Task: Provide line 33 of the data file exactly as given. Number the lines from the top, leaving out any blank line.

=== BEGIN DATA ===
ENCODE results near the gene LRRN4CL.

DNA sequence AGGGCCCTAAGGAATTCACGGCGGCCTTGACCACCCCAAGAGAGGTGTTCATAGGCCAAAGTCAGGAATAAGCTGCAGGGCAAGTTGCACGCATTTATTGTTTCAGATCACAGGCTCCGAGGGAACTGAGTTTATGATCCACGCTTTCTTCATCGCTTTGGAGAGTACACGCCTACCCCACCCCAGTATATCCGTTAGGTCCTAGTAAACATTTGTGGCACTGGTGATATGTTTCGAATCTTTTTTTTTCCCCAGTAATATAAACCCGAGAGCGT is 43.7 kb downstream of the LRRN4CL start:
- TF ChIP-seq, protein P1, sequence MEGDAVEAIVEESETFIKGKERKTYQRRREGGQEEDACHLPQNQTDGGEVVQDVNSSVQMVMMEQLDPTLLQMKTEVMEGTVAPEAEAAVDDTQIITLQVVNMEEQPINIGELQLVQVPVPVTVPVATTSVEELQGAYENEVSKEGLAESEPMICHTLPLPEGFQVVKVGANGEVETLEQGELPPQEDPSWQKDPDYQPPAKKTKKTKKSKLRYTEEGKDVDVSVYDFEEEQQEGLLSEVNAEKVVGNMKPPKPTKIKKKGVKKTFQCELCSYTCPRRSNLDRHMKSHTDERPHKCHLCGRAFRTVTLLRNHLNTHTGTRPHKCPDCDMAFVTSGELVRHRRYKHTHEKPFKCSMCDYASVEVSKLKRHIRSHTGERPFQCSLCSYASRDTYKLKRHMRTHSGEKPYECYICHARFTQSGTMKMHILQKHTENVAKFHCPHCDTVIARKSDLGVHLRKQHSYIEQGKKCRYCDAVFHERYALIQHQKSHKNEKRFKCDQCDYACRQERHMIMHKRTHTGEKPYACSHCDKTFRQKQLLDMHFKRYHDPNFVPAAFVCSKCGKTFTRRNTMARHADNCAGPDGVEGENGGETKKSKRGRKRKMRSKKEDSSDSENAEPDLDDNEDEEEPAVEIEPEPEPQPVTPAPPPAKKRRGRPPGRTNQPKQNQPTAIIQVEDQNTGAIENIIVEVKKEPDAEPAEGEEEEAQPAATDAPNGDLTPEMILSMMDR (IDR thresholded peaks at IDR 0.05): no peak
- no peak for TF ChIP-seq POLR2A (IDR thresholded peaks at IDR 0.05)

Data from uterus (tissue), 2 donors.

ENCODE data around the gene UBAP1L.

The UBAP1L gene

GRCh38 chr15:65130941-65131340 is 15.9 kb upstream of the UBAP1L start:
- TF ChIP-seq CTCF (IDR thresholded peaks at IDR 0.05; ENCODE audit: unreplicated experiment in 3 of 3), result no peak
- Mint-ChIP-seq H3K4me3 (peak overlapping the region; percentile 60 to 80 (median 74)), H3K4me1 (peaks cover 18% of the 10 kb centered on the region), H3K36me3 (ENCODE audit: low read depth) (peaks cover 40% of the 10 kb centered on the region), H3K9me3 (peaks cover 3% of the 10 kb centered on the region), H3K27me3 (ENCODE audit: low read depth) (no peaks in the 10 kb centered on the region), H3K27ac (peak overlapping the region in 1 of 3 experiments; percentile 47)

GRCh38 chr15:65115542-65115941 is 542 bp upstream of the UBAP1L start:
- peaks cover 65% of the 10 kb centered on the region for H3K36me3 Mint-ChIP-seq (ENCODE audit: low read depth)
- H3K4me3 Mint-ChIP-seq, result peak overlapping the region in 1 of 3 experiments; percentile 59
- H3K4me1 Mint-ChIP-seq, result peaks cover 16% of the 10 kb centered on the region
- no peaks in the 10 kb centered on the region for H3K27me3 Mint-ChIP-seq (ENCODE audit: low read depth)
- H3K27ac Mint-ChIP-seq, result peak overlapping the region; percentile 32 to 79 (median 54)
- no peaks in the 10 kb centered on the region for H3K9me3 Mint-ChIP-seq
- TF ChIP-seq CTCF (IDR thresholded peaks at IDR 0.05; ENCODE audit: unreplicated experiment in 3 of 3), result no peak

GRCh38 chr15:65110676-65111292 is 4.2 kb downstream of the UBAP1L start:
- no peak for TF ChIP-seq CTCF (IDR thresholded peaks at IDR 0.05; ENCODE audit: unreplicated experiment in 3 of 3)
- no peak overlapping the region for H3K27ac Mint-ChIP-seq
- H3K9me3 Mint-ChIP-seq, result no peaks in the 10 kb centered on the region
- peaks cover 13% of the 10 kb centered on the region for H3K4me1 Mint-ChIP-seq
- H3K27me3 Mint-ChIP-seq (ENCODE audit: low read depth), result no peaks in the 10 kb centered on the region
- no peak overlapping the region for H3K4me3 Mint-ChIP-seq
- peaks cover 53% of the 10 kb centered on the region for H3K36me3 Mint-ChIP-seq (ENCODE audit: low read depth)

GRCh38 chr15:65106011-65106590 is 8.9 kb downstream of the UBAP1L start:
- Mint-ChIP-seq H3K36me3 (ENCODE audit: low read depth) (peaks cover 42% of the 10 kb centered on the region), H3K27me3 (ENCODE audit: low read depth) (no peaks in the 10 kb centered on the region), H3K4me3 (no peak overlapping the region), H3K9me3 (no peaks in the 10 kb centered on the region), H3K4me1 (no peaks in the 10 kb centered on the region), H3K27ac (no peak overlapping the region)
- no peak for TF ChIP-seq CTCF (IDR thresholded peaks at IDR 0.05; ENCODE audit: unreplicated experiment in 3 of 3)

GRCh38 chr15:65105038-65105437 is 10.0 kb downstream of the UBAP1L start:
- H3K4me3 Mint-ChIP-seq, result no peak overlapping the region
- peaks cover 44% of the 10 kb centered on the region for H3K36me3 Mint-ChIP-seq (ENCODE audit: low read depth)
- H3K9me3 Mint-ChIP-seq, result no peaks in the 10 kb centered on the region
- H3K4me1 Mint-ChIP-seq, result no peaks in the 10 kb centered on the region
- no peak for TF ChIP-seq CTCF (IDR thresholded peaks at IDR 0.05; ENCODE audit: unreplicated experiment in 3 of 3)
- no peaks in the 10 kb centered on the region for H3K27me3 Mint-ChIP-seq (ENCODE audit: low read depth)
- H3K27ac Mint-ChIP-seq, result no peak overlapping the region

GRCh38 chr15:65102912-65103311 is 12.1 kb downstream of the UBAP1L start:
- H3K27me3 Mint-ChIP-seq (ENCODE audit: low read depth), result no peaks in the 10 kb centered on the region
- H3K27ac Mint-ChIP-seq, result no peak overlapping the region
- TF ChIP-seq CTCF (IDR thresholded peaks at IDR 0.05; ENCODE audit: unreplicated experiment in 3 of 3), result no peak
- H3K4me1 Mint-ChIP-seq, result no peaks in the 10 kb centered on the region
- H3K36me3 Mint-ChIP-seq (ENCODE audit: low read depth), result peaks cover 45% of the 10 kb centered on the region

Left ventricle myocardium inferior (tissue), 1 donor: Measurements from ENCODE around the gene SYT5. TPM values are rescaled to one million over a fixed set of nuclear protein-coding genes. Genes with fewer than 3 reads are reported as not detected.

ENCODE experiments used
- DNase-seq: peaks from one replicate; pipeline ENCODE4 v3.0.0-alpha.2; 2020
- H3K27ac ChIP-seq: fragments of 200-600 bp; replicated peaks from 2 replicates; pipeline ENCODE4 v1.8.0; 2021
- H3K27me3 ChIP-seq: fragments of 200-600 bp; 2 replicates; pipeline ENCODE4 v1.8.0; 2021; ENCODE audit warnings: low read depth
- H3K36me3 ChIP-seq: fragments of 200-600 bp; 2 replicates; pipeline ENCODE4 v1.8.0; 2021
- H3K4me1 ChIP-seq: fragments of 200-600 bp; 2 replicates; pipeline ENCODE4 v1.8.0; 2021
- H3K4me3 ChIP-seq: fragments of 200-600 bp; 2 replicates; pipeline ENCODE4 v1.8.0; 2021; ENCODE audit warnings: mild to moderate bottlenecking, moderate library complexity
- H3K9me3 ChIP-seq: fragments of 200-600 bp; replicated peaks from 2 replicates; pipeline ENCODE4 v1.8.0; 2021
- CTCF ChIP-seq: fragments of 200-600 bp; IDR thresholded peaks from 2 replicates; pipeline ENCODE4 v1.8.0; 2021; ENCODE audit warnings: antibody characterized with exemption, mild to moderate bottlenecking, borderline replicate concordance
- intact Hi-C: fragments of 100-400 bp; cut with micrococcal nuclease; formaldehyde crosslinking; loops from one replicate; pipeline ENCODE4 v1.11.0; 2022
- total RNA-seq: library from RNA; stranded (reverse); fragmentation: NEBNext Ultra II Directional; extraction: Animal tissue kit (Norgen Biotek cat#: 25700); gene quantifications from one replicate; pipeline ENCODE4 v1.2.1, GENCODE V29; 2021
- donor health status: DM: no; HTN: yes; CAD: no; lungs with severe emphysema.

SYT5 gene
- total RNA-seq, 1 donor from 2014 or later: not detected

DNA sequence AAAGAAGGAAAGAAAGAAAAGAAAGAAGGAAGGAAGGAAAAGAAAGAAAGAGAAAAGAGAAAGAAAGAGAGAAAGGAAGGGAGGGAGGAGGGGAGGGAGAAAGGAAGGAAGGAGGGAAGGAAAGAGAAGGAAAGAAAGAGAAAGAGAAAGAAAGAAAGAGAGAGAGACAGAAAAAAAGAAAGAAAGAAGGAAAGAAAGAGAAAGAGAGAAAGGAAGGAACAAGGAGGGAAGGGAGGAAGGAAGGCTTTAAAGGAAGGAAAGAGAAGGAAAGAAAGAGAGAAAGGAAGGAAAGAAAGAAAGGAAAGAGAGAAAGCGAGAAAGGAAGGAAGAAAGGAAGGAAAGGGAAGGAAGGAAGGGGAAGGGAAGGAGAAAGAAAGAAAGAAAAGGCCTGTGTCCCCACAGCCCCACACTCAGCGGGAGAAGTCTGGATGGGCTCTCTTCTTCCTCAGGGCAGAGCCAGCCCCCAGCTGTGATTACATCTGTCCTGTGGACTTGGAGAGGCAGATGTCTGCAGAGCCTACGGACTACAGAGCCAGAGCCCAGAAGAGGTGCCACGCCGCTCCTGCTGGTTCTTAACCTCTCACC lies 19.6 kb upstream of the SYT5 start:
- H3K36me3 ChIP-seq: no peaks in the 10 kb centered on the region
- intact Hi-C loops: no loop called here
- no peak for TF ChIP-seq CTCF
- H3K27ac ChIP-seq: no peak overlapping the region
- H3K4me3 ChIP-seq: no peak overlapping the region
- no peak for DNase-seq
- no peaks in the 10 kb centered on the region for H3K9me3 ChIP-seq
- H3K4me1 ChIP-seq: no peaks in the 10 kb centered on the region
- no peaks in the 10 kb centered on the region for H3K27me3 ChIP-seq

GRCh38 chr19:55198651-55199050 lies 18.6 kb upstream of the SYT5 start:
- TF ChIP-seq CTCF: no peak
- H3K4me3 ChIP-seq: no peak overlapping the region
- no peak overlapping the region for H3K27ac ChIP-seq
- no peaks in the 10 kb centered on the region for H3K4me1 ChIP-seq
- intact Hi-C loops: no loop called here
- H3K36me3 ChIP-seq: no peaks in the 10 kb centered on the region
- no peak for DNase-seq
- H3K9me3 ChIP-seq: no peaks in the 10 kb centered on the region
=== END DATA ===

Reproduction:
- H3K9me3 Mint-ChIP-seq, result no peaks in the 10 kb centered on the region